Republican opposition is solidifying to President Barack Obama’s $447 billion job creation plan, and his pending proposal to raise taxes on millionaires is already under GOP fire.
“If we’re just going to do class warfare and get tax increases out of this, then I don’t think much will come of it,” Rep. Paul Ryan (R-Wis.) said on “Fox News Sunday,” responding to news that the president plans on Monday to propose a minimum tax rate for those making more than $1 million a year.
First reported in the New York Times, the millionaire tax plan is the latest installment in Obama’s job creation and deficit reduction plan. Republicans have said that they are committed to finding areas of agreement with the president but have assailed virtually all the specifics of his jobs plan, which would include payroll tax cuts and transportation and school infrastructure investments.
On the Sunday talk show circuit, Republicans rejected Obama’s millionaire tax idea out of hand. It’s been dubbed the “Buffett Rule,” thanks to billionaire investor Warren Buffett’s public arguments that the wealthiest Americans pay taxes at a lower rate than middle-class workers.
“We don’t want to stagnate this economy by raising taxes,” Senate Minority Leader Mitch McConnell said on NBC’s “Meet the Press.” The Kentucky Republican added that the GOP is “not opposed to more revenue” but endorses tax reform as the way to achieve that end.
On CNN’s “State of the Union,” Sen. Lindsey Graham (R-S.C.) sounded a similar note. Arguing that “tax policy is jobs policy,” the South Carolina Republican said that an overhaul of the federal tax code that is flatter and simpler would do more to stimulate job growth than creating new layers of tax breaks and tax increases. He also reiterated the GOP view that new federal policies on health care and financial services have created uncertainty in those sectors that has stalled job growth.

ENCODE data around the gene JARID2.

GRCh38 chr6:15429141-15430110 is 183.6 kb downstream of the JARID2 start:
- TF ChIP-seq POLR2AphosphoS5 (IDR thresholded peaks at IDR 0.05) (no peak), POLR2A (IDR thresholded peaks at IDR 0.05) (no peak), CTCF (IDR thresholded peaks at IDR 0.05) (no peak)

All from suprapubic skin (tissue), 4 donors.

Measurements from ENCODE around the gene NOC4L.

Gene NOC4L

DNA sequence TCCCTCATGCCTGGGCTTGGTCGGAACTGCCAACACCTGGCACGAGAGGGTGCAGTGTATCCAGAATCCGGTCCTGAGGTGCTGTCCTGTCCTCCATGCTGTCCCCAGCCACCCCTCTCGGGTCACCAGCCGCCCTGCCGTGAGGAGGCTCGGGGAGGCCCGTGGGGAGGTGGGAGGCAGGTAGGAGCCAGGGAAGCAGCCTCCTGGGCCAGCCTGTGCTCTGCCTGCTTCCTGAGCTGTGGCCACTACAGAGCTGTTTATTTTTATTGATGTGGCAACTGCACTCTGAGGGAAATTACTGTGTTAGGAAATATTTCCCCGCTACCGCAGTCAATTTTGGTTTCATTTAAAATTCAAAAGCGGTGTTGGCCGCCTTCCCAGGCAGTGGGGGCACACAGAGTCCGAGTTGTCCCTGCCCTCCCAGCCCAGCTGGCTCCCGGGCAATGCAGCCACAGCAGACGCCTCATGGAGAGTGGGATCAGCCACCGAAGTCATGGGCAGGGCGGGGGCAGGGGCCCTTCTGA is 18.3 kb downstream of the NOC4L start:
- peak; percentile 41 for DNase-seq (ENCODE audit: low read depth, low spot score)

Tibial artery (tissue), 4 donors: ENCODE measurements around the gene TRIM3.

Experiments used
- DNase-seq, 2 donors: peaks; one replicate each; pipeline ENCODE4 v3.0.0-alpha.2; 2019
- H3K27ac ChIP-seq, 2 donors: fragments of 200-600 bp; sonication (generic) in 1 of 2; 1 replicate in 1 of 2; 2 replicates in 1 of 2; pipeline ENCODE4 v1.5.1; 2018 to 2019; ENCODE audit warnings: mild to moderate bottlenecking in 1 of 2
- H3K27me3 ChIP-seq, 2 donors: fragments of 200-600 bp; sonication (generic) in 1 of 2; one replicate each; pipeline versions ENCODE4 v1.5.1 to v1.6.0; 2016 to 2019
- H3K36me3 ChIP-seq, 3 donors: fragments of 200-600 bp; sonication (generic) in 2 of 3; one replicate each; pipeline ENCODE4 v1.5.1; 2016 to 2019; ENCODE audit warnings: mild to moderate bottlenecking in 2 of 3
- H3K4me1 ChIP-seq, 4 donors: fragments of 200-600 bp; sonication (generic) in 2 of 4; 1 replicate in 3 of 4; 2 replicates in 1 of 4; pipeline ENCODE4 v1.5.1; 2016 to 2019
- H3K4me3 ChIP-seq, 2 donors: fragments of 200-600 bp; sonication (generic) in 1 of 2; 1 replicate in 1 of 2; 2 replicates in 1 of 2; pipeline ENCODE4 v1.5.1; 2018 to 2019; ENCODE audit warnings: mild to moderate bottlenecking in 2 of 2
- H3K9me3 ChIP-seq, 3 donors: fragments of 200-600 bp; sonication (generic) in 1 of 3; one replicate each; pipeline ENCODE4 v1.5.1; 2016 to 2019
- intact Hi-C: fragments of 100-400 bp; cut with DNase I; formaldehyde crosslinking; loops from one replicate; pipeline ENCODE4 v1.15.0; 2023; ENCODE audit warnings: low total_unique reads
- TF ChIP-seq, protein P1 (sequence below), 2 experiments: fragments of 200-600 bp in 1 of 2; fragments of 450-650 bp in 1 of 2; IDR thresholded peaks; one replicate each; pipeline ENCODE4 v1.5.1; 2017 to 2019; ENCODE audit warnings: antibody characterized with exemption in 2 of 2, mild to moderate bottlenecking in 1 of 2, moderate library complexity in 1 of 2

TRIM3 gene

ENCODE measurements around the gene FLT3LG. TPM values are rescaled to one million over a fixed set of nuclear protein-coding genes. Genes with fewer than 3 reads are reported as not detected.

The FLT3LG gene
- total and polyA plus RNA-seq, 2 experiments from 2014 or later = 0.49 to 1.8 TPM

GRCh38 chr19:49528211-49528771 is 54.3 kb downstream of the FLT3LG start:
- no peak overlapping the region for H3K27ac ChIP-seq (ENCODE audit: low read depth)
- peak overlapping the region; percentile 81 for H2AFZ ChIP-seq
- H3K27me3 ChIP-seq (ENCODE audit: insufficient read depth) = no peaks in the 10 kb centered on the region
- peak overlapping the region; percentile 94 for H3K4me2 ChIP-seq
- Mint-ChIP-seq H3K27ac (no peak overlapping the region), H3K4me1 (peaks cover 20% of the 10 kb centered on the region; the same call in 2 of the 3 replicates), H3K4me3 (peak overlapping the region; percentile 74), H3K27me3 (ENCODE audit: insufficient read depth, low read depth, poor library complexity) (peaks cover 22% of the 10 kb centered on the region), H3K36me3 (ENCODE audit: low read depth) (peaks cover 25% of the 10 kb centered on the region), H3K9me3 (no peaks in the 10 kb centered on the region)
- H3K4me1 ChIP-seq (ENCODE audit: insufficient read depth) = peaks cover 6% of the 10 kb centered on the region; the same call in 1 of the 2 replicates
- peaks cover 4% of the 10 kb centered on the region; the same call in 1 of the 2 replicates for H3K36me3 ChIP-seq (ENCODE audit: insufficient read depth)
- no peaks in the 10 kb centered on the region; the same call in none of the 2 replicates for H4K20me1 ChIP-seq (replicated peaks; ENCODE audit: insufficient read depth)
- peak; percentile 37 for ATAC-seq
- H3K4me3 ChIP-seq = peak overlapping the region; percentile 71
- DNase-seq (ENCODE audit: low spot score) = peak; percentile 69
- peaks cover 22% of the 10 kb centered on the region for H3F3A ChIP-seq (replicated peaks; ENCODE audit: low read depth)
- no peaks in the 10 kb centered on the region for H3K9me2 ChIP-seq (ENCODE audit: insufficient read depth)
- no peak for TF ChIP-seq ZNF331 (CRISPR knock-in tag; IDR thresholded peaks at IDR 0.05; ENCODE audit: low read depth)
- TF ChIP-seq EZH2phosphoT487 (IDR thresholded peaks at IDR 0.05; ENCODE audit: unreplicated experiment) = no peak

But Sen. Majority Whip Dick Durbin, appearing on the same program, insisted that the elements of the president’s new jobs proposal are popular among voters. The Illinois Democrat added that he would support raising income taxes.
“If it’s on people who are wealthy and comfortable and wouldn’t even notice it? Yes,” he said.
Rep. Elijah Cummings, D-Md., right, hugs Harold Schaitberger, General President of the International Association of Fire Fighters, after the Congressman spoke at the IAFF's Legislative Conference General Session at the Hyatt Regency on Capitol Hill, March 9, 2015. The day featured addresses by members of Congress and Vice President Joe Biden.